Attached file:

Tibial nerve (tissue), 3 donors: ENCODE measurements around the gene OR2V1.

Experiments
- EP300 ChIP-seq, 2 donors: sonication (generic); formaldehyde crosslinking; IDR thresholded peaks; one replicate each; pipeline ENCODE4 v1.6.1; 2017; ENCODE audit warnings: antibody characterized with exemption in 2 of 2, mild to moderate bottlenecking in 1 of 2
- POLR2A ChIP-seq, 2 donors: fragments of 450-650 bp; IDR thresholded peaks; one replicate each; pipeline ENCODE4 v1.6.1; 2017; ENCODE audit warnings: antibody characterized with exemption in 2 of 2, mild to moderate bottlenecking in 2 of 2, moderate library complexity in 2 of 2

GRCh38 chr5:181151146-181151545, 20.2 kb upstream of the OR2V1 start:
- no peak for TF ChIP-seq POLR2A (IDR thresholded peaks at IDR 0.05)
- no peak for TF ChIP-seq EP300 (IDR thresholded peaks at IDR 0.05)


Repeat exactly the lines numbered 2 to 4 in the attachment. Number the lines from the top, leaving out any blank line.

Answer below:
Experiments
- EP300 ChIP-seq, 2 donors: sonication (generic); formaldehyde crosslinking; IDR thresholded peaks; one replicate each; pipeline ENCODE4 v1.6.1; 2017; ENCODE audit warnings: antibody characterized with exemption in 2 of 2, mild to moderate bottlenecking in 1 of 2
- POLR2A ChIP-seq, 2 donors: fragments of 450-650 bp; IDR thresholded peaks; one replicate each; pipeline ENCODE4 v1.6.1; 2017; ENCODE audit warnings: antibody characterized with exemption in 2 of 2, mild to moderate bottlenecking in 2 of 2, moderate library complexity in 2 of 2